This post isn’t a review or anything. It’s a bit different from the sort of thing I usually write, delving into personal territory, but I wanted to write it to give everyone an impression of where I’m coming from when I publish my Jurassic World review this week. I was five years old when Steven Spielberg’s Jurassic Park was released in the summer of 1993. I was already super into dinosaurs like a lot of kids, and was so excited the prospect of seeing this film by its striking poster alone. However, at this point I’d only seen animated movies in the cinema, and my parents, neither of whom are avid film watchers, felt that I was too young to see this “horror movie”. The film had, in retrospect quite surprisingly, been awarded a PG rating in the UK (I’m certain it would get a 12A now) so there was no legal issue with allowing me to see it. Even though several of my friends saw it that summer, my parents didn’t take me, deciding that it would be too scary. I’ve often wondered how I would have reacted had I seen it in the cinema back then, I’m fairly confident that I would have been terrified by parts of the film and enthralled by others, but maybe they were right. I don’t hold it against them.
Instead what I was given was a children’s book version of the movie, which had numerous accompanying stills from the film. I must have read this countless times, staring at the images of the dinosaurs and imagining what the sequences would look like in motion. I actually found a picture of this book online (Jurassic Park: The Movie Storybook) that quite resembled what my copy looked like before it was inevitably thrown away in a clear-out (on the left!).
I can’t place a date exactly on when I finally saw the film, but it wasn’t much long after this. Probably a few months, the kind of time that feels like forever when you’re a young child but nowadays flies by. My grandmother, aware of my dinosaur fixation, bought a pirate video of it (along with one of Disney’s Aladdin) when on holiday in Cyprus. While movie piracy’s as common as anything nowadays, back then it seemed more akin to “mockbusters”; intended to dupe well-meaning grandparents into buying the wrong thing, as indeed it did here (bless her, she didn’t know they were pirate videos). So the next time my brother and I visited our grandparents’ house, after getting up early in the morning and having some cereal, we sat down and put in the VHS. At this point my parents didn’t own a VHS player (they got one about a year later) so getting to watch a video was always an exciting part of going to my grandparents’ house.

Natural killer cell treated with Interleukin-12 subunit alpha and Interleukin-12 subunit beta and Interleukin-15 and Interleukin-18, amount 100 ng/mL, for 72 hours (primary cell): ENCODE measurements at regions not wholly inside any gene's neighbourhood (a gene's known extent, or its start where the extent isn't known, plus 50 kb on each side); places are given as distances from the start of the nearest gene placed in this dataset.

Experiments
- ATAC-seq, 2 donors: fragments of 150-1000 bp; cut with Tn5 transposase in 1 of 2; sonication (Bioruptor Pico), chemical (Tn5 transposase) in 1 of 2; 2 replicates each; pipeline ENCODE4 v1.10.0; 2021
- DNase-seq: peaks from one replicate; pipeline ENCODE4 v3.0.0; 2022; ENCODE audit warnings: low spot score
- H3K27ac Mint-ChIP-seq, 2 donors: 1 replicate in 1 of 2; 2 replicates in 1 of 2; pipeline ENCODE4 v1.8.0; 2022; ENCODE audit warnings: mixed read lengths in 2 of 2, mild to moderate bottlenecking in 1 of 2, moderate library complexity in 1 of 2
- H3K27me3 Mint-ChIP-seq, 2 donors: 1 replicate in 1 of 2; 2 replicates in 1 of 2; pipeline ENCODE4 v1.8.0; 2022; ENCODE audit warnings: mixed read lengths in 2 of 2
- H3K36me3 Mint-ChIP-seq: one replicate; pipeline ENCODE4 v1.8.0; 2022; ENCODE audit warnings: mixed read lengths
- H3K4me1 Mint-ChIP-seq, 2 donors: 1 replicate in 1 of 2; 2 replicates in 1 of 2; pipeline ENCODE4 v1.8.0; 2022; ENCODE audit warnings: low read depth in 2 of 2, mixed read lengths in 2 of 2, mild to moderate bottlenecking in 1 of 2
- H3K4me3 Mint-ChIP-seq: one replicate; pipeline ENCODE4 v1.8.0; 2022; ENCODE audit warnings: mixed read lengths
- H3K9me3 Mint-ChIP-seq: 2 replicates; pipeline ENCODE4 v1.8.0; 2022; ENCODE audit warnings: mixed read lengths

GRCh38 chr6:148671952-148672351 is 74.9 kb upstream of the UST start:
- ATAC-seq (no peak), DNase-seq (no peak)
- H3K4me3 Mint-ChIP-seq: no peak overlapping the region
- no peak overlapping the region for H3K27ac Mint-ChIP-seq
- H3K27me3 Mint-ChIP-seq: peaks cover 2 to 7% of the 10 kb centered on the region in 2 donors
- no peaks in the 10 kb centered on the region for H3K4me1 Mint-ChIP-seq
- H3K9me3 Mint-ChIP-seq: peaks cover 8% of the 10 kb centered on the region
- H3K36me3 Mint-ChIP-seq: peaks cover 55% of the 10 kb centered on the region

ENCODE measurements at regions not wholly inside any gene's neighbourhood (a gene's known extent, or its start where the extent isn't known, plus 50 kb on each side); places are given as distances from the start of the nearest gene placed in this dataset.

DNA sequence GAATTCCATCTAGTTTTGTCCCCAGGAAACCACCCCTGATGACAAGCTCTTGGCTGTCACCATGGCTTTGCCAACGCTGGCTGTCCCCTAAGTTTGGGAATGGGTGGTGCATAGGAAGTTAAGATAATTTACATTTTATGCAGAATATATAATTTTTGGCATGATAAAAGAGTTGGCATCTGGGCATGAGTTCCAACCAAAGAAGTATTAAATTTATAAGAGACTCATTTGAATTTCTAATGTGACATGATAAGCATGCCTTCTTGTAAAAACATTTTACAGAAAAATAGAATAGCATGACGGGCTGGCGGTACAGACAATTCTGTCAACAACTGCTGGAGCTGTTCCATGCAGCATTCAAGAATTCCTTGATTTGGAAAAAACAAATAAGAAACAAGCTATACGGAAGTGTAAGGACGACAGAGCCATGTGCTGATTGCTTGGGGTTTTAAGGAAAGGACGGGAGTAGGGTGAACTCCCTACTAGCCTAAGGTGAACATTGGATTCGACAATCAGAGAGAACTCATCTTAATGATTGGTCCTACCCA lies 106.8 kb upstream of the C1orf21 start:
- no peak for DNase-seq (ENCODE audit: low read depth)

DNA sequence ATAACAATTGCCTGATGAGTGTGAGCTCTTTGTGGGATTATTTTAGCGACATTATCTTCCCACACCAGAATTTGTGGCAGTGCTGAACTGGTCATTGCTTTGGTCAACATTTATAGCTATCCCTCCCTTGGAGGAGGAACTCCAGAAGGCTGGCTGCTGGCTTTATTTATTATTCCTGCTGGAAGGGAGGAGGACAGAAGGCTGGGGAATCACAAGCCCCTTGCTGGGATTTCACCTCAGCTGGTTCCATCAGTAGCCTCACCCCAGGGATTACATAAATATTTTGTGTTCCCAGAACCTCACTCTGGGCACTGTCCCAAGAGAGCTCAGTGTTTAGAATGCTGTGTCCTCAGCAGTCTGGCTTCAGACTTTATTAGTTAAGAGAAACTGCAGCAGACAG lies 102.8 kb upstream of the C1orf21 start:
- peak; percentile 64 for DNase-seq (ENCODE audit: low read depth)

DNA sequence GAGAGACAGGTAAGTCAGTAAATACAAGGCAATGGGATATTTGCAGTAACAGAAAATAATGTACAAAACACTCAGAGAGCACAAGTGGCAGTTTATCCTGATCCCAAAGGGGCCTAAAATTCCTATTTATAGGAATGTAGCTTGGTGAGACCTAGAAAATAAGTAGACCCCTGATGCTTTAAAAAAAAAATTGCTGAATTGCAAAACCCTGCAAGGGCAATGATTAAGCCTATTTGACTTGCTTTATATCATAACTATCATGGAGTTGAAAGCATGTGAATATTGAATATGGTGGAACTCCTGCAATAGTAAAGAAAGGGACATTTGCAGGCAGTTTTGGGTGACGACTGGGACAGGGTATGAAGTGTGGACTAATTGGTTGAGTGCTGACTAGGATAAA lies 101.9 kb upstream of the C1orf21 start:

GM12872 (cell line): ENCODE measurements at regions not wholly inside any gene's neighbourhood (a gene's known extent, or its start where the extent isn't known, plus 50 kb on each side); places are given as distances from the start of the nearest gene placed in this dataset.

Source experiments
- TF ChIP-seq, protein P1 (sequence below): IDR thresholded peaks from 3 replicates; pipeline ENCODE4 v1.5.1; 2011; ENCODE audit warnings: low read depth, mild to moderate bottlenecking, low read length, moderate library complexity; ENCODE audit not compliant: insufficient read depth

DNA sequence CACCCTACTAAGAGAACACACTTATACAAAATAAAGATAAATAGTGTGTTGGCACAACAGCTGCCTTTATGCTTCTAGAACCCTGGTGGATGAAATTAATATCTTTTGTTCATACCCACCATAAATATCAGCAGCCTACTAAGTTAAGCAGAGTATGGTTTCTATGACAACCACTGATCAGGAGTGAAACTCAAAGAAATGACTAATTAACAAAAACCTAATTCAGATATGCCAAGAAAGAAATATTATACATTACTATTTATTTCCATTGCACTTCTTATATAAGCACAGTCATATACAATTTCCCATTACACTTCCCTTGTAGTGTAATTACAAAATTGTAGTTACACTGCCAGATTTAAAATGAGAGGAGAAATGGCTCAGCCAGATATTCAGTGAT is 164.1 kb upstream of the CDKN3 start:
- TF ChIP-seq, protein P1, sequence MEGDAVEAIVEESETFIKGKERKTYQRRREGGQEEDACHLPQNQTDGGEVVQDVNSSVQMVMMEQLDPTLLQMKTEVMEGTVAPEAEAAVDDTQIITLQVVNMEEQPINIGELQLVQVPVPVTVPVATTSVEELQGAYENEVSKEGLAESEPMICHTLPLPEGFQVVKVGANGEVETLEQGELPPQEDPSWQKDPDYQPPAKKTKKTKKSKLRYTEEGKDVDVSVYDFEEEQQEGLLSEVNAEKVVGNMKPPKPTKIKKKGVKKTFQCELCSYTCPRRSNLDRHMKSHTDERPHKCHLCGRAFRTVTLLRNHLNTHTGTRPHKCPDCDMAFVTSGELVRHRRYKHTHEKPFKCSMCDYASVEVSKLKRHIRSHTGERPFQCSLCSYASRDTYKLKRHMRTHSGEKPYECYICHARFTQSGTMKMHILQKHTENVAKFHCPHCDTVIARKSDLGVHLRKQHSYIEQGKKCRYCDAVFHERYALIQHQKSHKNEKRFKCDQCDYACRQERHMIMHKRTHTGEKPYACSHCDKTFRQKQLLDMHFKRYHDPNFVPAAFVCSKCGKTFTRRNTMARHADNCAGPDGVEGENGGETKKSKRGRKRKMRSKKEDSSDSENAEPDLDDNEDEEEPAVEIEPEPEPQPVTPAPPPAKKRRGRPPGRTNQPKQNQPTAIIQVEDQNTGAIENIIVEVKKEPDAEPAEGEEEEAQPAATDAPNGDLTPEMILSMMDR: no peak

I also was at that stage unaware of the fact that it was a pirate video, having never encountered one before. The sound quality was terrible, near inaudible. There was a large static bar that took up the bottom section of the screen, both distracting from the main picture and blocking a significant portion of it. I imagine what I could comprehend from the tape had just as much to do with me putting together pieces from my storybook than what was recognizable onscreen. I can’t remember if we watched the movie all the way through or just gave up at some point. I know I tried to watch it a few more times on later dates, hoping it was just some problem with the VCR but alas, it was not to be.
The first time I felt I truly saw the film was probably a year or so later, I was visiting a friend’s house and his parents had a legitimate VHS copy, I know my first memories about how good the film was stem from this viewing. Subsequently, I recall watching the film every time it was shown on the TV. I remember taping an advert-free BBC showing and watching it multiple more times. When I was 13 years old and on holiday with a friend in Spain, we were thinking about going and doing something active one evening, then saw that Jurassic Park was about to start on the TV. We’d both seen it plenty of times but still stayed in and watched it once more. My family first got a DVD player in 2001, and not long afterwards I had enough money saved up to occasionally buy DVDs I wanted. The first batch I bought (around 6-8 movies I think) included the then-recently released box set of Jurassic Park and its first sequel. My parents questioned why I would buy something I’d already seen so many times, but as soon as I watched the DVD, with its noticeable quality improvement over every previous version of the film I’d seen, I had no regrets about forking out £20 for it. I even got my parents to finally see it too. My teenage years were the time when I first began to seek out as many movies I’d never seen before as I could, but Jurassic Park remained one of several I’d happily watch at any time. I don’t know how many times I’ve seen the film, but I know for certain that it’s the film I’ve seen the most. I also read Michael Crichton’s original novel in this period.